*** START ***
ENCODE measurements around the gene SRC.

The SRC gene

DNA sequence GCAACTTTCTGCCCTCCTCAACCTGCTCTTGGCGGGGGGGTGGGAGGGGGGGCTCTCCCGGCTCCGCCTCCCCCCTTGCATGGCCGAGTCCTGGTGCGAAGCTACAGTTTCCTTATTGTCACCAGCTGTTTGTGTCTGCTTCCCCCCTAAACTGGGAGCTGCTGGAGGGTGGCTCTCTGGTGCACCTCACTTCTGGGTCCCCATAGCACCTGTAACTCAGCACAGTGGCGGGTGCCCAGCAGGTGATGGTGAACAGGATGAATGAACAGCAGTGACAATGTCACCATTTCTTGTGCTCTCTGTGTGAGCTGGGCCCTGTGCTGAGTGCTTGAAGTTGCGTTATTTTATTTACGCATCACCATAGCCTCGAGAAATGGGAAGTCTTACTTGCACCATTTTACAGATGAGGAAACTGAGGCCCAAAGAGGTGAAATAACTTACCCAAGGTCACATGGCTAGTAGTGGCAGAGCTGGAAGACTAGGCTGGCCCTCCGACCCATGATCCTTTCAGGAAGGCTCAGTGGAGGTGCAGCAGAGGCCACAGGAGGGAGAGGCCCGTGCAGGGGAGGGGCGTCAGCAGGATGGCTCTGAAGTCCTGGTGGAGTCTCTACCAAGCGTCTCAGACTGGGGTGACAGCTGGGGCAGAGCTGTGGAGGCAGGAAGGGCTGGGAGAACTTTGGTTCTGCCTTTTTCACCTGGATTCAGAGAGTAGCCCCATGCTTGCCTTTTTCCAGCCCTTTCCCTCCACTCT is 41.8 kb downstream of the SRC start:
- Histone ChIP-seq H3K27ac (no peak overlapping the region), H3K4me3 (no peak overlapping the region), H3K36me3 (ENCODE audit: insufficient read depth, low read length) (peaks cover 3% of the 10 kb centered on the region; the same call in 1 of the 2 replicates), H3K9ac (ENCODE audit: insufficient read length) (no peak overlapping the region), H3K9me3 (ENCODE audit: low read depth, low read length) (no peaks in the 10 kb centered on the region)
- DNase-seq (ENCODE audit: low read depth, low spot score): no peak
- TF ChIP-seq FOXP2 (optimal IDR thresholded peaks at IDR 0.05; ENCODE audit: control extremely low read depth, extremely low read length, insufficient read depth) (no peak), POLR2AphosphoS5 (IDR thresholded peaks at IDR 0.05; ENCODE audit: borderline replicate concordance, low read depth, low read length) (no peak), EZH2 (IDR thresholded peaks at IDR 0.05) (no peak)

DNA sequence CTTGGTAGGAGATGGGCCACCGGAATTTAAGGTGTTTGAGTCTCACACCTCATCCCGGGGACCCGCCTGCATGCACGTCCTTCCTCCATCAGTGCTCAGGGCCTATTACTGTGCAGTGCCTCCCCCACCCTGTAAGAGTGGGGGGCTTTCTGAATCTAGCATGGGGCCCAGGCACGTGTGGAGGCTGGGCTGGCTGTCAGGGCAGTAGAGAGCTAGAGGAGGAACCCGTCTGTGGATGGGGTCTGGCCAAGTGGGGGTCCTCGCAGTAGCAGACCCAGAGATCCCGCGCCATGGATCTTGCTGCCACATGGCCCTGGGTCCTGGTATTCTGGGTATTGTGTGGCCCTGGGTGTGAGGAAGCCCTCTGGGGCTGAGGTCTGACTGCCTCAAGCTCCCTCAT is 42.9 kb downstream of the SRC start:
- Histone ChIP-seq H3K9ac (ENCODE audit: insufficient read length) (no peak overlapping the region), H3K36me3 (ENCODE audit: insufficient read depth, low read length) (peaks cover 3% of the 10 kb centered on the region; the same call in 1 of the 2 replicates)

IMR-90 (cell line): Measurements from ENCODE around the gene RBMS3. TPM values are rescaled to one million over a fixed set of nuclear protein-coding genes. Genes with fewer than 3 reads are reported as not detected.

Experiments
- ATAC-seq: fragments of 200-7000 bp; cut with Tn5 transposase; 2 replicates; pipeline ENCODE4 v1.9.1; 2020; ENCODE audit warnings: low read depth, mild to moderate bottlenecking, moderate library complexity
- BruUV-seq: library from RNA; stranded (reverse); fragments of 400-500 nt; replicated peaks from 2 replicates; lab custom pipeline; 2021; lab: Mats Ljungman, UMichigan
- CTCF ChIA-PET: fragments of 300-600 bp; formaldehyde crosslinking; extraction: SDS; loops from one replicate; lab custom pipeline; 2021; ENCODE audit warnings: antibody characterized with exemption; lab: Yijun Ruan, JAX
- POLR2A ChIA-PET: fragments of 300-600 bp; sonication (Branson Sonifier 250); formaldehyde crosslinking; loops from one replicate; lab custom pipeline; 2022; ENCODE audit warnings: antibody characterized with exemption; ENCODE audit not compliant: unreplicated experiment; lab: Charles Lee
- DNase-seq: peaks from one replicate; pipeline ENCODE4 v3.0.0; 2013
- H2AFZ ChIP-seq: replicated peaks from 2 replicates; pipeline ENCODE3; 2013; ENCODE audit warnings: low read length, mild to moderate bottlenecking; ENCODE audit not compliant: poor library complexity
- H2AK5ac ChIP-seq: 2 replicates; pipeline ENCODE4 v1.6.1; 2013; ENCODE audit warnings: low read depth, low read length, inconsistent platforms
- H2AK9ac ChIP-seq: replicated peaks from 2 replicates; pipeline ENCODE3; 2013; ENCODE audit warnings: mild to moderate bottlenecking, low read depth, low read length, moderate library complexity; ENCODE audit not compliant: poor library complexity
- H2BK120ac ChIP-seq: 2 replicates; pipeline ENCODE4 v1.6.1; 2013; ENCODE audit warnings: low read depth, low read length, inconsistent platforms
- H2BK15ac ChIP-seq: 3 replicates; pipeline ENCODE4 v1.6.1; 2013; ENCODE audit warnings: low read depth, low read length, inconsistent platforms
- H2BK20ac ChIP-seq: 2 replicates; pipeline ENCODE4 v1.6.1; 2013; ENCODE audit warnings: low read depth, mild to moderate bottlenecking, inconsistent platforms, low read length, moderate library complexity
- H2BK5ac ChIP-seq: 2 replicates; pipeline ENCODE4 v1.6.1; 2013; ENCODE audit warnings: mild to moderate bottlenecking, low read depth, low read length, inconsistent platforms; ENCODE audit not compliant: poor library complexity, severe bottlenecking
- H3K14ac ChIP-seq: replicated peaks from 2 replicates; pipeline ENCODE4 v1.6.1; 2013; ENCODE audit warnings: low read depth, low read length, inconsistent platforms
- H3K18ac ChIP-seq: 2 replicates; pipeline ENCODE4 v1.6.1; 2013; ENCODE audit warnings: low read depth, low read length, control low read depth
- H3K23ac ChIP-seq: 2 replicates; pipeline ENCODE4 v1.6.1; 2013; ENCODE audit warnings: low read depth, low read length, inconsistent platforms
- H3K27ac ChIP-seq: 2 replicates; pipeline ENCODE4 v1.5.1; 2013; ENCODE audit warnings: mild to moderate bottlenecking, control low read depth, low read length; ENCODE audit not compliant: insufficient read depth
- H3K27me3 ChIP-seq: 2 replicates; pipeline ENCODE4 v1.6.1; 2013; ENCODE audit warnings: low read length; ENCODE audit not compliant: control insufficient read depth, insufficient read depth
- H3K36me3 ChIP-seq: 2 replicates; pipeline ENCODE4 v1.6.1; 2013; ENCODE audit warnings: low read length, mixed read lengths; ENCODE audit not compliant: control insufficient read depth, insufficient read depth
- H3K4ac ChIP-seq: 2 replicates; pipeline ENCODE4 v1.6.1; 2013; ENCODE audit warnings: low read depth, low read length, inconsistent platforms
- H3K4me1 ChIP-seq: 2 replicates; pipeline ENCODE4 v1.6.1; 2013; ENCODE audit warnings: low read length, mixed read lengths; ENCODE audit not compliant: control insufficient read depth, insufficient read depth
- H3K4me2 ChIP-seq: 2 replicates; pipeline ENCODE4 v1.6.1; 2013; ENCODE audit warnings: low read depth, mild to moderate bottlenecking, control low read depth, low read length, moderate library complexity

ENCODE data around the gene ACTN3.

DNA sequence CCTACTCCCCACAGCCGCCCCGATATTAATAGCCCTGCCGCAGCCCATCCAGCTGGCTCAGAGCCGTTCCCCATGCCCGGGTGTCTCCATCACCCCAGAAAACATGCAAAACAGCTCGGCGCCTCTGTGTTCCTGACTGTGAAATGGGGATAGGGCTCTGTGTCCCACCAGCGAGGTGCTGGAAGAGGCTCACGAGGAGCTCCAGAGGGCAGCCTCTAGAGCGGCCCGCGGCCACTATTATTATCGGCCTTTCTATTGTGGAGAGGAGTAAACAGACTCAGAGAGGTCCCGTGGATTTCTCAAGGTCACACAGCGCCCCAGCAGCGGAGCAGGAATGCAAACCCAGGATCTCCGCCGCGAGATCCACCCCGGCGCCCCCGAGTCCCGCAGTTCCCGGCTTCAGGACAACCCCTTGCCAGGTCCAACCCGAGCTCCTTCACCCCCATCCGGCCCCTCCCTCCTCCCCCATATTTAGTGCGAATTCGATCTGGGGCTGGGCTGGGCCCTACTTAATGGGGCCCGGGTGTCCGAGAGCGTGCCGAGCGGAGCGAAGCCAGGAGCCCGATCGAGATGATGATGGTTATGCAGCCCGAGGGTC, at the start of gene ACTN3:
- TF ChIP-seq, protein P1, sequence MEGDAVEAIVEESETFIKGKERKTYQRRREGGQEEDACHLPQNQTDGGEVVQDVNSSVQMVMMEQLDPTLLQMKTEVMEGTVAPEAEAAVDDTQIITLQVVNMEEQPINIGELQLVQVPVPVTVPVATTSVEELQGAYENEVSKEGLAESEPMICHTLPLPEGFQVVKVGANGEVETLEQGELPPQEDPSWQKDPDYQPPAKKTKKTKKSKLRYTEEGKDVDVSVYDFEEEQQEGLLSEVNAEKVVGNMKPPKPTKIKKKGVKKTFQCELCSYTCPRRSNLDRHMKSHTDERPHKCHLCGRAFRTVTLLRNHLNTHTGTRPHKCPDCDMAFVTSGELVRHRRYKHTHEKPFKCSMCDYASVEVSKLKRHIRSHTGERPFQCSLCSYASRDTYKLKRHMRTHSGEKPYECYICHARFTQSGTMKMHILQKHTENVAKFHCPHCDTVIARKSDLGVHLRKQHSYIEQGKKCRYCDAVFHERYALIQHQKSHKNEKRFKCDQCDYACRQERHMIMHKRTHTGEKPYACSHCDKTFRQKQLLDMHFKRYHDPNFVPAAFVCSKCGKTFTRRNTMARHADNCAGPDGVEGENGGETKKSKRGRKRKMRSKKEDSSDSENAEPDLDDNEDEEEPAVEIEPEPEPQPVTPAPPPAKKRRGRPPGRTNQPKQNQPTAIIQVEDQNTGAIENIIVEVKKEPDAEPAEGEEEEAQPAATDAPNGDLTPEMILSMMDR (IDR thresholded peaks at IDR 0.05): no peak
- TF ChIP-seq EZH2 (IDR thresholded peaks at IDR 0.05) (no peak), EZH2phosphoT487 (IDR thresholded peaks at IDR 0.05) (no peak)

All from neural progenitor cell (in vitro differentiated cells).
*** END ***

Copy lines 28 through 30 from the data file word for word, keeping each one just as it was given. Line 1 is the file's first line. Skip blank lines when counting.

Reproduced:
- H3K36me3 ChIP-seq: 2 replicates; pipeline ENCODE4 v1.6.1; 2013; ENCODE audit warnings: low read length, mixed read lengths; ENCODE audit not compliant: control insufficient read depth, insufficient read depth
- H3K4ac ChIP-seq: 2 replicates; pipeline ENCODE4 v1.6.1; 2013; ENCODE audit warnings: low read depth, low read length, inconsistent platforms
- H3K4me1 ChIP-seq: 2 replicates; pipeline ENCODE4 v1.6.1; 2013; ENCODE audit warnings: low read length, mixed read lengths; ENCODE audit not compliant: control insufficient read depth, insufficient read depth